A-Z: General definitions
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A-Z: General definitions: Wordsworth
(1775-1850) Wordsworth was born in the Lake District and was one of the leading Romantic poets.
After attending school in Hawkshead, he spent an unhappy time at the University of Cambridge. He lived in France in 1791-2, where he became inspired by the principles of the French Revolution and had a love affair with Annette Vallon, who bore him a daughter.
The publication in 1793 of An Evening Walk and Descriptive Sketches began to establish his reputation as poet, but it was with the appearance of Lyrical Ballads (1798) on which he collaborated with Samuel Taylor Coleridge that his work attracted wide attention. This volume, particularly with the addition of Wordsworth's Preface in the second edition of 1800, has come to be seen as a landmark in the early phase of English Romanticism. He lived close to Coleridge in Somerset from 1797, and after spending the winter of 1798-9 in Germany, Wordsworth and his sister Dorothy settled again in the Lake District, where they remained for the rest of their lives.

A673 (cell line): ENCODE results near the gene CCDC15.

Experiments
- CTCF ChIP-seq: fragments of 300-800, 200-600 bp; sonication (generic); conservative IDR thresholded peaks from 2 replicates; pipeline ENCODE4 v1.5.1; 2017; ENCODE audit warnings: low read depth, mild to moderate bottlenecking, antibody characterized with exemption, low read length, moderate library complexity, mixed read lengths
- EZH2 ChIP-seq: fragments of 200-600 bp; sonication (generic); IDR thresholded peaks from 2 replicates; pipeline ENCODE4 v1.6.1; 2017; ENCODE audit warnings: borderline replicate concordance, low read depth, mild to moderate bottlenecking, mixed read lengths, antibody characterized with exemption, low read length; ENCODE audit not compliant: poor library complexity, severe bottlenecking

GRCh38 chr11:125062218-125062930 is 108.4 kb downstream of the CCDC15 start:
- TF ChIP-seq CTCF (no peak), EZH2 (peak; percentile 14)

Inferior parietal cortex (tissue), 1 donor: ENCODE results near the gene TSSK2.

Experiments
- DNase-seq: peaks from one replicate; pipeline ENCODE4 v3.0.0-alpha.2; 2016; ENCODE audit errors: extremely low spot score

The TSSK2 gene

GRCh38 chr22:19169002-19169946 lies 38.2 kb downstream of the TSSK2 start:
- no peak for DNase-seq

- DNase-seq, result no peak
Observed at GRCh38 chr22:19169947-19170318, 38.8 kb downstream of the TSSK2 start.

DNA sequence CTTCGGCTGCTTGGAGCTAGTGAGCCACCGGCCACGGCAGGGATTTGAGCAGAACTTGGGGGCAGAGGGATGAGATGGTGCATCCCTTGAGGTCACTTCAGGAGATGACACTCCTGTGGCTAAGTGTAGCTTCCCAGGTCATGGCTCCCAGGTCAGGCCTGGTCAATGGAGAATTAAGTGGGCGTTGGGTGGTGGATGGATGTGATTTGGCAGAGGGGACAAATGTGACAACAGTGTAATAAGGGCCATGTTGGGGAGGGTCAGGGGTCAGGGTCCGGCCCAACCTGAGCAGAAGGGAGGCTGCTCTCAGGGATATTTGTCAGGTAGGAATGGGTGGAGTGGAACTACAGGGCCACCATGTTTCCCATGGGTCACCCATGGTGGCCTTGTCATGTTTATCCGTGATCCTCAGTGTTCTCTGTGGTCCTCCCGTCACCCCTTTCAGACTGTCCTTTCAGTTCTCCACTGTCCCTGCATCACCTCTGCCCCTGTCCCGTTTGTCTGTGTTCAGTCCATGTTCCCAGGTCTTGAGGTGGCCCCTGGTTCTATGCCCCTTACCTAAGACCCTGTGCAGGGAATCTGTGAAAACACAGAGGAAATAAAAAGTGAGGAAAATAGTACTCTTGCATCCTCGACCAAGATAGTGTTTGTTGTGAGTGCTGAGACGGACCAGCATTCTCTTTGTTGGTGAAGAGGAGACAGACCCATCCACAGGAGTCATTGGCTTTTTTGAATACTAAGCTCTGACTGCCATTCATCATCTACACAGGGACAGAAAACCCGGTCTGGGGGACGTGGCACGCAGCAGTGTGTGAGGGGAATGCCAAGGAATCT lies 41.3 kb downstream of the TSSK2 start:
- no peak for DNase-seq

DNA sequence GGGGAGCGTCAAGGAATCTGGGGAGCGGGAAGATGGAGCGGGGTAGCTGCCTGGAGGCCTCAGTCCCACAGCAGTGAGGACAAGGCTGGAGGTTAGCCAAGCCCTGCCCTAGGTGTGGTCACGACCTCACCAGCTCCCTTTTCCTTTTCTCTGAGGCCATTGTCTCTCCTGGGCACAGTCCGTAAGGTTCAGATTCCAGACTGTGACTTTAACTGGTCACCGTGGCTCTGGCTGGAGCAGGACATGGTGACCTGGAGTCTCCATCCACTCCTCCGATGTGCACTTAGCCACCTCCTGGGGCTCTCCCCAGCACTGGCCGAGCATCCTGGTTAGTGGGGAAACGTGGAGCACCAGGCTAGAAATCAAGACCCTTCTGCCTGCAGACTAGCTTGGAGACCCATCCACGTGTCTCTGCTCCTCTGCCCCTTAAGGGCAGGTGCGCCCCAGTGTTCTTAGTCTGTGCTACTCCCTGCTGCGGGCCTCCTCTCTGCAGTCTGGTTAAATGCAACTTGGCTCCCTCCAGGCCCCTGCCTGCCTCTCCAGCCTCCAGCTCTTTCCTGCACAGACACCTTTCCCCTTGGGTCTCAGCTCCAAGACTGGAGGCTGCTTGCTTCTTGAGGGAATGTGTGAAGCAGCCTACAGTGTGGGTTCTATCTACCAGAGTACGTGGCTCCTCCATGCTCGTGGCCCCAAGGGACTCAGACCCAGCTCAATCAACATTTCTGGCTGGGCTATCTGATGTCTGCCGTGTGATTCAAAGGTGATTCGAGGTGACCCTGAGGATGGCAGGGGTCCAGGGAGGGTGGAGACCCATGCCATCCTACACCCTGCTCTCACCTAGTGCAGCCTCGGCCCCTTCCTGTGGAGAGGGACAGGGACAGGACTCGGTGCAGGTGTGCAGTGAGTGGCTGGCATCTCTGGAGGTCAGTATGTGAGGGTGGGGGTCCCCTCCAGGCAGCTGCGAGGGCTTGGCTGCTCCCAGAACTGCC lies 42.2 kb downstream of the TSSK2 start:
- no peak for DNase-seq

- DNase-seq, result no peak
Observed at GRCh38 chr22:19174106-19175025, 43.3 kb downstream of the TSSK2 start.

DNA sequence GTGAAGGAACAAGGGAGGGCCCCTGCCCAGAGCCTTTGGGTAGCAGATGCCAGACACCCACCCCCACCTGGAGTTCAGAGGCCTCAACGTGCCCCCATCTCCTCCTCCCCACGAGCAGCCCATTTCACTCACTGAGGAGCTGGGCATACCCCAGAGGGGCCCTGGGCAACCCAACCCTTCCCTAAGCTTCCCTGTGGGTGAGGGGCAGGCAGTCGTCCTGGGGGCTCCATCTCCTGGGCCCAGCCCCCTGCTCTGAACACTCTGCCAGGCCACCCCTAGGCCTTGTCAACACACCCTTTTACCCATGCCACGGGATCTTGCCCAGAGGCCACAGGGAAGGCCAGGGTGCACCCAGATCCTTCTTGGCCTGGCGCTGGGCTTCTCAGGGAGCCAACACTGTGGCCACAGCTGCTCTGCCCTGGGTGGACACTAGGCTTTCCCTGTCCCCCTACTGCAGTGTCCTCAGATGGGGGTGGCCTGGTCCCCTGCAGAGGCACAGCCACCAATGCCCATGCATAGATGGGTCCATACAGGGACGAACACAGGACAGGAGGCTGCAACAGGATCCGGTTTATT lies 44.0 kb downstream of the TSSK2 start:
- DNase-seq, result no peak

Wordsworth married Mary Hutchinson in 1802 and worked on poems, including the famous ode Intimations of Immortality from Early Childhood, that were eventually published in 1807 as Poems in Two Volumes. His long poem The Excursion appeared in 1814, and he published several other volumes, but most of his best work was now behind him.
In 1813 he had been appointed stamp distributor of Westmoreland with an annual salary of £400. This enabled him to live comfortably, and as he grew older he became more conservative and abandoned the radical political ideas of his early years. He was granted a Civil List (government) pension of £300 a year in 1842 and in 1843 he became Poet Laureate in succession to his friend Robert Southey.
In 1798-9 he had begun work on a long, autobiographical poem called The Prelude; a version was complete by 1805 but it was only in 1850, just after Wordsworth's death, that it was published, having been heavily revised in the intervening years. Many readers, however, prefer the more vigorous and less timid version of 1805.
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